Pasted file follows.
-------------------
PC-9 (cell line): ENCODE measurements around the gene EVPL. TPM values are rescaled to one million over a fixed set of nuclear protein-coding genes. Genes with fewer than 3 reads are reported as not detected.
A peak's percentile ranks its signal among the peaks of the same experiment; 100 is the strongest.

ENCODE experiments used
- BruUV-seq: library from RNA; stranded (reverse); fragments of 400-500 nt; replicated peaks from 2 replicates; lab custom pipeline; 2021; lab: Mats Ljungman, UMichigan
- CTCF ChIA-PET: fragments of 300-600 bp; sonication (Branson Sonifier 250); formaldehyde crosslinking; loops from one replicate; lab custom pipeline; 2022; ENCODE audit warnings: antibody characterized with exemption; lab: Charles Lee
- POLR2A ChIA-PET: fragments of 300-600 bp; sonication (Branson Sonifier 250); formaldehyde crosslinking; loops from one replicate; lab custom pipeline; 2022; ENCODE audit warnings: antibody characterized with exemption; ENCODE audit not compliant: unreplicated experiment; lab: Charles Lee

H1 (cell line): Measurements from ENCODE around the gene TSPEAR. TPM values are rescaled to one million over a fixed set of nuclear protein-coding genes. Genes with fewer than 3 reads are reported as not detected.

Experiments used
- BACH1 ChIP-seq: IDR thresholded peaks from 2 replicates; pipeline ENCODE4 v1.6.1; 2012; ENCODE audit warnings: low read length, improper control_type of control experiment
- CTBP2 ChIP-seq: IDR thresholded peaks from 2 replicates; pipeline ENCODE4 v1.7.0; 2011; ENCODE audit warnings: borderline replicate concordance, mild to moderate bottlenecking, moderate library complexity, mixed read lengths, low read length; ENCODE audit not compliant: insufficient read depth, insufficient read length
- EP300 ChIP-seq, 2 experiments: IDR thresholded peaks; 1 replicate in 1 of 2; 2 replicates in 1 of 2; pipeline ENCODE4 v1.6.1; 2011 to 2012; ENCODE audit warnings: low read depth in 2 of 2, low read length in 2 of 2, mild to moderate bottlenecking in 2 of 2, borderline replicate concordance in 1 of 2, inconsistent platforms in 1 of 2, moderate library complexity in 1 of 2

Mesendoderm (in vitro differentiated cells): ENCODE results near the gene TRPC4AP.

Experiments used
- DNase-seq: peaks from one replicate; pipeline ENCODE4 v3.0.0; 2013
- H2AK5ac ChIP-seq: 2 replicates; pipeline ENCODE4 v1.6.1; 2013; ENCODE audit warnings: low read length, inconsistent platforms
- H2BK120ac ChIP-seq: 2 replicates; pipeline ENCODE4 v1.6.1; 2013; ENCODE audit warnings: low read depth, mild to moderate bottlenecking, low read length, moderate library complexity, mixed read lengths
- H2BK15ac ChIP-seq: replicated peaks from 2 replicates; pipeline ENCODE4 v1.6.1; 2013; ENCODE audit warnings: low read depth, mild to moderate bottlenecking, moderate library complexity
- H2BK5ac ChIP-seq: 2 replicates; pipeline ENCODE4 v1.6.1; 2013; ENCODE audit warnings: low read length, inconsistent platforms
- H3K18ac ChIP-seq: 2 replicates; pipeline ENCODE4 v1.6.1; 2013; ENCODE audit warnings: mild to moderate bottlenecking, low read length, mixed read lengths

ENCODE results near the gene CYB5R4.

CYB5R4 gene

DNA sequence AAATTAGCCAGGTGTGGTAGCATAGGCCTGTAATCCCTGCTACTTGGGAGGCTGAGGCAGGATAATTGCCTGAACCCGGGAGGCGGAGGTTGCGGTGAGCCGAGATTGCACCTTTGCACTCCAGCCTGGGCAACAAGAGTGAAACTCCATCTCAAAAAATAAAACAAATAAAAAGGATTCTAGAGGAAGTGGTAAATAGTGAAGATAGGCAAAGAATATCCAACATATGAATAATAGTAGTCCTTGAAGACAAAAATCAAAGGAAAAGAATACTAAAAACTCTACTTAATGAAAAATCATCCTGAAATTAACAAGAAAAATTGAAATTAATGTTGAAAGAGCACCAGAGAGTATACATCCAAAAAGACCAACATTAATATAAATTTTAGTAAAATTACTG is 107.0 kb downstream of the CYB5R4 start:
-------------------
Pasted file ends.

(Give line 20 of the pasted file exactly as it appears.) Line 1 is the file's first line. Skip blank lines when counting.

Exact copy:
ENCODE results near the gene CYB5R4.